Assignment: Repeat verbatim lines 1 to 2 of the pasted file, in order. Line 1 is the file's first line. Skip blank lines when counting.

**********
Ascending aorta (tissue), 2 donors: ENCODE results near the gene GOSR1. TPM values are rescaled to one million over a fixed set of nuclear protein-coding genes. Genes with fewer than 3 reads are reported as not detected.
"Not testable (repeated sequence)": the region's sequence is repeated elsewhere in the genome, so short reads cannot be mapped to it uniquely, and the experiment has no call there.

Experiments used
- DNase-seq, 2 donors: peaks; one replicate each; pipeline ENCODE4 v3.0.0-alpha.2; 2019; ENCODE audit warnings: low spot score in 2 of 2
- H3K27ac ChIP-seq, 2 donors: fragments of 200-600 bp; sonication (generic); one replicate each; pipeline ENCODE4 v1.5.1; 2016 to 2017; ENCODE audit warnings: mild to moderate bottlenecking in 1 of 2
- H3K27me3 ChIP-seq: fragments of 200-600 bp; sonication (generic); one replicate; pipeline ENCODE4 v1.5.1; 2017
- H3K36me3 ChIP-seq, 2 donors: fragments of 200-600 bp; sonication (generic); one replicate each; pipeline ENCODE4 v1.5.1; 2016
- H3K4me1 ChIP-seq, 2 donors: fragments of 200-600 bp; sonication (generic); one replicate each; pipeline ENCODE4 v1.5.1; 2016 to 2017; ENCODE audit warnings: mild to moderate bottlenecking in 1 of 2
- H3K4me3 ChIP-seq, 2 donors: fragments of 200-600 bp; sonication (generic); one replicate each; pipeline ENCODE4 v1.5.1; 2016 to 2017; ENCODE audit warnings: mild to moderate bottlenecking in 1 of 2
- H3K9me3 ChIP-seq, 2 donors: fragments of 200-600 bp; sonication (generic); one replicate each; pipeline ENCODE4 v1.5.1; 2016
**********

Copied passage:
Ascending aorta (tissue), 2 donors: ENCODE results near the gene GOSR1. TPM values are rescaled to one million over a fixed set of nuclear protein-coding genes. Genes with fewer than 3 reads are reported as not detected.
"Not testable (repeated sequence)": the region's sequence is repeated elsewhere in the genome, so short reads cannot be mapped to it uniquely, and the experiment has no call there.